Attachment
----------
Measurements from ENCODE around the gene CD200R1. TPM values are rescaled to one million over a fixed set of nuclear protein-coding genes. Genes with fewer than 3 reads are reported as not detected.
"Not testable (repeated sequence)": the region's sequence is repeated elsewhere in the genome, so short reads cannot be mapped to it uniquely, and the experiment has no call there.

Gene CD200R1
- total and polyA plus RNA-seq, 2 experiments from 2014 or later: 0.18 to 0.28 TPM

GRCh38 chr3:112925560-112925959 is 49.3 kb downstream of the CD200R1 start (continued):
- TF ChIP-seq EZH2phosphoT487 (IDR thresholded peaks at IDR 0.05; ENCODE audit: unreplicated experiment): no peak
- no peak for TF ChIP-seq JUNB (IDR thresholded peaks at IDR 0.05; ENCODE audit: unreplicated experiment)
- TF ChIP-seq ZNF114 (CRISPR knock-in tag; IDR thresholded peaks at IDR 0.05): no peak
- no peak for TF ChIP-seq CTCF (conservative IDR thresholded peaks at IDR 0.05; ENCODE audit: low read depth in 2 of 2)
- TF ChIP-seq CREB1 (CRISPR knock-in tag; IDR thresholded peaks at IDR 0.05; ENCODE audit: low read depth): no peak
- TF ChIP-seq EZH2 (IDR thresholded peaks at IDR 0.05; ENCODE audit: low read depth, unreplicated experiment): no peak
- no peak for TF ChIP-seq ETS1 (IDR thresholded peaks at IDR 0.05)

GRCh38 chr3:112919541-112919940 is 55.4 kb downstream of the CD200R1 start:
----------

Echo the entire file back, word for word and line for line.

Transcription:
Measurements from ENCODE around the gene CD200R1. TPM values are rescaled to one million over a fixed set of nuclear protein-coding genes. Genes with fewer than 3 reads are reported as not detected.
"Not testable (repeated sequence)": the region's sequence is repeated elsewhere in the genome, so short reads cannot be mapped to it uniquely, and the experiment has no call there.

Gene CD200R1
- total and polyA plus RNA-seq, 2 experiments from 2014 or later: 0.18 to 0.28 TPM

GRCh38 chr3:112925560-112925959 is 49.3 kb downstream of the CD200R1 start (continued):
- TF ChIP-seq EZH2phosphoT487 (IDR thresholded peaks at IDR 0.05; ENCODE audit: unreplicated experiment): no peak
- no peak for TF ChIP-seq JUNB (IDR thresholded peaks at IDR 0.05; ENCODE audit: unreplicated experiment)
- TF ChIP-seq ZNF114 (CRISPR knock-in tag; IDR thresholded peaks at IDR 0.05): no peak
- no peak for TF ChIP-seq CTCF (conservative IDR thresholded peaks at IDR 0.05; ENCODE audit: low read depth in 2 of 2)
- TF ChIP-seq CREB1 (CRISPR knock-in tag; IDR thresholded peaks at IDR 0.05; ENCODE audit: low read depth): no peak
- TF ChIP-seq EZH2 (IDR thresholded peaks at IDR 0.05; ENCODE audit: low read depth, unreplicated experiment): no peak
- no peak for TF ChIP-seq ETS1 (IDR thresholded peaks at IDR 0.05)

GRCh38 chr3:112919541-112919940 is 55.4 kb downstream of the CD200R1 start: